E15 gasoline has been much in the news lately, but all the hullabaloo may have been a bit premature.
The U.S. Government Accounting Office, better known as The Gummint's in-house auditor, says that E15 won't appear at the pumps until sometime next year.
Just because the EPA has allowed the sale of E15 doesn't mean that it'll actually happen, the GAO report points out, accurately. And it identifies "several challenges" to actual distribution of E15.
Health and safety regulations and test procedures to cover the new blend still have to be written.
Corn Ethanol Pump
The GAO notes that it will take significant time to roll out even a few hundred of the "blender pumps" that provide either E10 or E15 on demand.
In fact, an EPA representative said earlier this week that not a single manufacturer or importer has submitted an application to sell E15.
And this is hardly a surprise to the EPA. In May, assistant administrator Mathy Stanislaus told the GAO in a letter that the agency would "continue to work with other Federal agencies, industry and other stakeholders" on these issues.
The agency "anticipate[s] that additional, targeted research" may be required to "assist tank owners to safely transition to new fuels.
But between the costs of upgrading pumps, plumbing, and tanks, plus a possible Senate agreement to kill ethanol subsidies, distributors may not see any economic advantage in switching to the new blend.
Proposed EPA E15 gasoline pump warning label for ethanol content
Here's where it sits today: Last month, the EPA released warning label designs for any pumps that contain E15. Their purpose is to warn drivers who fill up that this new blend of gasoline should only be used in cars built in 2001 or later.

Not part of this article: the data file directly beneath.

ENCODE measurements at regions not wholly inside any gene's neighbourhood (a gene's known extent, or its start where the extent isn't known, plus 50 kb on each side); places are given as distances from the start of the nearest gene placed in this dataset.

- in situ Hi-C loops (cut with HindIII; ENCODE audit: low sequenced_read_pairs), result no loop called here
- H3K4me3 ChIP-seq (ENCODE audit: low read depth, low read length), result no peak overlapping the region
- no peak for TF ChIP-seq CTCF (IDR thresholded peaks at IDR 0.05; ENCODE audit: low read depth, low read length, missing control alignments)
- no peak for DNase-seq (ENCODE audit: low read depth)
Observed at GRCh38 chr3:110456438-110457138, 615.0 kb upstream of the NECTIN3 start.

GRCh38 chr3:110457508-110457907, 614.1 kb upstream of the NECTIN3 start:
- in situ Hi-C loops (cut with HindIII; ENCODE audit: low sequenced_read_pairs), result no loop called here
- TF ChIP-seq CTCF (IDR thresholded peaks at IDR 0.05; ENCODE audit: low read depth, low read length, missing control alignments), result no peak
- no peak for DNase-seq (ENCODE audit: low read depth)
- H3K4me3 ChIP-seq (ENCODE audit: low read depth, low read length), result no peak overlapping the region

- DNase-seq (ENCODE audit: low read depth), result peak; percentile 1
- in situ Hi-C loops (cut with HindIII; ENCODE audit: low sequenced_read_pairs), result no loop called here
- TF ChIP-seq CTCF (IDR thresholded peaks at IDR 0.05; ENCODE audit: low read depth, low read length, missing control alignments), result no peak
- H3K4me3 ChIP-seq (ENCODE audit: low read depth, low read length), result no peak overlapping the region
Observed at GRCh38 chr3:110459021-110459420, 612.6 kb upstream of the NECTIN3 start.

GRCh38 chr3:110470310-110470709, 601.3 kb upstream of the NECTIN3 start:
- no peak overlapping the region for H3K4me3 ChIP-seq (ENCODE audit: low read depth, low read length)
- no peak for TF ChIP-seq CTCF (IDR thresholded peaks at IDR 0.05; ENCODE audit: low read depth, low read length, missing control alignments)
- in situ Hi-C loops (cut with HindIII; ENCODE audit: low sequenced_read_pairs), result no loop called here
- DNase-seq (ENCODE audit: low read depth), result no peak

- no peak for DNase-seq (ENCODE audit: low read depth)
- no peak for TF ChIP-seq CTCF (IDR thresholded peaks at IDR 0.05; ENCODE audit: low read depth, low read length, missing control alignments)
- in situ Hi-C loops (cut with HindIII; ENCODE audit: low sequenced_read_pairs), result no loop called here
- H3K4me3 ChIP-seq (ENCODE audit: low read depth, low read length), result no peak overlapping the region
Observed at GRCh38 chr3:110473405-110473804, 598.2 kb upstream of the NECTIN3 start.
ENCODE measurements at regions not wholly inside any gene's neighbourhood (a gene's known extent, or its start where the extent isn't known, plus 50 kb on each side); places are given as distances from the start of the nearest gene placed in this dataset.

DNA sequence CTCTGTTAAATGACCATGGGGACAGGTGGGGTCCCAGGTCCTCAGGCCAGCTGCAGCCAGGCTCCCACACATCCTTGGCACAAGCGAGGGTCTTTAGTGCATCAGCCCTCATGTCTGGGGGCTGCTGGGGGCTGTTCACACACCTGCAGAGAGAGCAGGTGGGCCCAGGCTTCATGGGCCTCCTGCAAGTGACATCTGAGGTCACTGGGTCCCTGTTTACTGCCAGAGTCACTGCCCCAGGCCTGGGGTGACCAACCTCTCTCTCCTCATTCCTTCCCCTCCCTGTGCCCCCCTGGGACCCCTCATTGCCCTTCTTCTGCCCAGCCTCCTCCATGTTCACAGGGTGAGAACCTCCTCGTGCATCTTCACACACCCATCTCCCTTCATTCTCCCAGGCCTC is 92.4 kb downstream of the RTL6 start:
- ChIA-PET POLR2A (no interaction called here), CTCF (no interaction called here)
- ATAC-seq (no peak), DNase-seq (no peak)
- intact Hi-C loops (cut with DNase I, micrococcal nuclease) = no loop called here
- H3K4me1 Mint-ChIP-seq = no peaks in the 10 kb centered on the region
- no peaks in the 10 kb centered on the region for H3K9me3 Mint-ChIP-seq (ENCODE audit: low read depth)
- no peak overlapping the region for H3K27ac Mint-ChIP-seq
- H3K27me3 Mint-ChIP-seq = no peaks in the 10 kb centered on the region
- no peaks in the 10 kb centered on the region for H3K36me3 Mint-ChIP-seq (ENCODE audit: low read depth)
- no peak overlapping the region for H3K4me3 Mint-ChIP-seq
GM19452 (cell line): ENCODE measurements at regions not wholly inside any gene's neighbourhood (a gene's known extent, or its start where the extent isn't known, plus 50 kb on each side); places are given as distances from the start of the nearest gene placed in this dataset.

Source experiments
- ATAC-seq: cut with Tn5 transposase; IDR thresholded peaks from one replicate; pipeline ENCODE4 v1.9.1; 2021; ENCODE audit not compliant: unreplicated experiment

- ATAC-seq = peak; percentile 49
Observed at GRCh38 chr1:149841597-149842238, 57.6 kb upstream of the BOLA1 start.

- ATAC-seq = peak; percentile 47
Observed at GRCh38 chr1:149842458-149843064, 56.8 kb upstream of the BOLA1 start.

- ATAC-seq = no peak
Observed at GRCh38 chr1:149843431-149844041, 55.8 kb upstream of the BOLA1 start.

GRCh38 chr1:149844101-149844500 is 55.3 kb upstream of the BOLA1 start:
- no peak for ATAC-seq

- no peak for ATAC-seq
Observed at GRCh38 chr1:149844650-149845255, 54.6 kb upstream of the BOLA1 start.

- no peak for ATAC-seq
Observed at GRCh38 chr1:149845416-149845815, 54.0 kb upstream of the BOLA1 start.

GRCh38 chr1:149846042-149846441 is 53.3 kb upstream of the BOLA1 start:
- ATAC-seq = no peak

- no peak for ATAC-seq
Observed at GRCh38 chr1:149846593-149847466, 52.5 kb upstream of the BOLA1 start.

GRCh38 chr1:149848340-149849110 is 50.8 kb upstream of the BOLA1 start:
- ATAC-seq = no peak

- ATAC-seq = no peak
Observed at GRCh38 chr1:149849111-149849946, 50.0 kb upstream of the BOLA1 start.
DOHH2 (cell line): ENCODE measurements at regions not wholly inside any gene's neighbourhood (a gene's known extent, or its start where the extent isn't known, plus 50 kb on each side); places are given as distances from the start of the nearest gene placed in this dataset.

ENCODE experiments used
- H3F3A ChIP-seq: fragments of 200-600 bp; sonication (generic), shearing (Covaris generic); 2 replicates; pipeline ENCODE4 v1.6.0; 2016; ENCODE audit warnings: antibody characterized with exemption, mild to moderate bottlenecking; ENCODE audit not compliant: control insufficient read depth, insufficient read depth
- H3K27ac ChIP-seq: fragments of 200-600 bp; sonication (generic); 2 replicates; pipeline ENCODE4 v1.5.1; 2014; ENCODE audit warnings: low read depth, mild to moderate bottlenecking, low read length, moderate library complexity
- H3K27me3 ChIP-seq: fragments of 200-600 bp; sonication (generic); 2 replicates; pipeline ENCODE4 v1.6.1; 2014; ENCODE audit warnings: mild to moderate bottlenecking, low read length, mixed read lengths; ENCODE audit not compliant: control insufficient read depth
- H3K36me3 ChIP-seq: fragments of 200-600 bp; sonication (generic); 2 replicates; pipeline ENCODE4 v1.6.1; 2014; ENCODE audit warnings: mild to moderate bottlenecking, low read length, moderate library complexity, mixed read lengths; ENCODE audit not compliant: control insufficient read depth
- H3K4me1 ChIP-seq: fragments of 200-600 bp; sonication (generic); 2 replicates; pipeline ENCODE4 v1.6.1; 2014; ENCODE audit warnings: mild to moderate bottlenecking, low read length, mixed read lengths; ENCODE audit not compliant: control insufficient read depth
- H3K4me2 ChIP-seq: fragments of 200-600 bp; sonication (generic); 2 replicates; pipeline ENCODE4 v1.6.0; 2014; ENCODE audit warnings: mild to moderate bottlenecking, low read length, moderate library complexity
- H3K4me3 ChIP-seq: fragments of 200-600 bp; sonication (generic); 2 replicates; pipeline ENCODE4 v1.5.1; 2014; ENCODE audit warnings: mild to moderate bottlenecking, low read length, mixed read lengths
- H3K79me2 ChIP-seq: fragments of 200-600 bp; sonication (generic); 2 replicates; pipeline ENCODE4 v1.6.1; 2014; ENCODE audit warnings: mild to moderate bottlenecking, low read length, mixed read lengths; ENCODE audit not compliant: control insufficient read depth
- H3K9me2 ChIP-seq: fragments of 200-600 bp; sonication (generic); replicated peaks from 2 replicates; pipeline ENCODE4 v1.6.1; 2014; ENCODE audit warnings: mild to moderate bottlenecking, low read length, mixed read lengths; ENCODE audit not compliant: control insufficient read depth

While a study last fall by consulting firm Ricardo showed "minimal damage" even to cars built before 2000, parts of Congress are still up in arms over the E15 rollout.
Last week, on the House floor, several Representatives cited letters sent to the EPA by automakers warning that the use of E15 in vehicles not designed for it could damage engines, void warranties, and reduce gas mileage.
It's true that E15 will cut gas mileage, slightly: A gallon of pure ethanol has less energy than a gallon of pure gasoline, so raising ethanol from 10 percent (today's standard, in effect since 1978) to 15 percent reduces the energy content of that gallon by 3.4 percent.
The EPA responded to the House comments by reiterating that there is no evidence that E15 will damage cars from 2001 and later.
Last December, automakers had sued to stop the rollout of E15--a case that's still active. In February, the House of Representatives voted to block that rollout as well, though the Senate didn't.
[Automotive News (subscription required)]